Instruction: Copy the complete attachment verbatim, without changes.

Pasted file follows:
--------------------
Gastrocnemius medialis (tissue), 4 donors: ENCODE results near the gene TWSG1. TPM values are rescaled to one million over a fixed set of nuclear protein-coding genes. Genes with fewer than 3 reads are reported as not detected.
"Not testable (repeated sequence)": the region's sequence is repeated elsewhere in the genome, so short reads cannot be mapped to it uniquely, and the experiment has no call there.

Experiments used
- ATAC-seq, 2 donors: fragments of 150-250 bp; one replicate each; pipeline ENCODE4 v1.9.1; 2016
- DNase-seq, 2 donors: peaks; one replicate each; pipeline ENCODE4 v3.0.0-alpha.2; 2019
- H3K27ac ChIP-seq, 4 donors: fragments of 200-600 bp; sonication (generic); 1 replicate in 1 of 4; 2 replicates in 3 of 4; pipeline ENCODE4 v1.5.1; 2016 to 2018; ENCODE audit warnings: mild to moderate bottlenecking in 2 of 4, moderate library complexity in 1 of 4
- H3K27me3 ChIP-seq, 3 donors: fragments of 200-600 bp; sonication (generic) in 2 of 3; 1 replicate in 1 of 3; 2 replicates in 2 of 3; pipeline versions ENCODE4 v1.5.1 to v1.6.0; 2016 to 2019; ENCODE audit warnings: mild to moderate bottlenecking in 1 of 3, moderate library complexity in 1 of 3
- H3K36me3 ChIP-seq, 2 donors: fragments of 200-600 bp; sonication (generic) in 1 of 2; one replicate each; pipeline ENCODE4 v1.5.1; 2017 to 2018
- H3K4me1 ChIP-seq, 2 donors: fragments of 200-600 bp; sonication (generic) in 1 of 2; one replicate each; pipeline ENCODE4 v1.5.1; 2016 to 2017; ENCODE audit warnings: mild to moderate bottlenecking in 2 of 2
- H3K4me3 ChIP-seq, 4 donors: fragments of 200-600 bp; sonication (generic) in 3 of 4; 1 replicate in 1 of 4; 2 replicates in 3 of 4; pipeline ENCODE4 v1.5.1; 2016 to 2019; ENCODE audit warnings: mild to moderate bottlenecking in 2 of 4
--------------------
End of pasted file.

Gastrocnemius medialis (tissue), 4 donors: ENCODE results near the gene TWSG1. TPM values are rescaled to one million over a fixed set of nuclear protein-coding genes. Genes with fewer than 3 reads are reported as not detected.
"Not testable (repeated sequence)": the region's sequence is repeated elsewhere in the genome, so short reads cannot be mapped to it uniquely, and the experiment has no call there.

Experiments used
- ATAC-seq, 2 donors: fragments of 150-250 bp; one replicate each; pipeline ENCODE4 v1.9.1; 2016
- DNase-seq, 2 donors: peaks; one replicate each; pipeline ENCODE4 v3.0.0-alpha.2; 2019
- H3K27ac ChIP-seq, 4 donors: fragments of 200-600 bp; sonication (generic); 1 replicate in 1 of 4; 2 replicates in 3 of 4; pipeline ENCODE4 v1.5.1; 2016 to 2018; ENCODE audit warnings: mild to moderate bottlenecking in 2 of 4, moderate library complexity in 1 of 4
- H3K27me3 ChIP-seq, 3 donors: fragments of 200-600 bp; sonication (generic) in 2 of 3; 1 replicate in 1 of 3; 2 replicates in 2 of 3; pipeline versions ENCODE4 v1.5.1 to v1.6.0; 2016 to 2019; ENCODE audit warnings: mild to moderate bottlenecking in 1 of 3, moderate library complexity in 1 of 3
- H3K36me3 ChIP-seq, 2 donors: fragments of 200-600 bp; sonication (generic) in 1 of 2; one replicate each; pipeline ENCODE4 v1.5.1; 2017 to 2018
- H3K4me1 ChIP-seq, 2 donors: fragments of 200-600 bp; sonication (generic) in 1 of 2; one replicate each; pipeline ENCODE4 v1.5.1; 2016 to 2017; ENCODE audit warnings: mild to moderate bottlenecking in 2 of 2
- H3K4me3 ChIP-seq, 4 donors: fragments of 200-600 bp; sonication (generic) in 3 of 4; 1 replicate in 1 of 4; 2 replicates in 3 of 4; pipeline ENCODE4 v1.5.1; 2016 to 2019; ENCODE audit warnings: mild to moderate bottlenecking in 2 of 4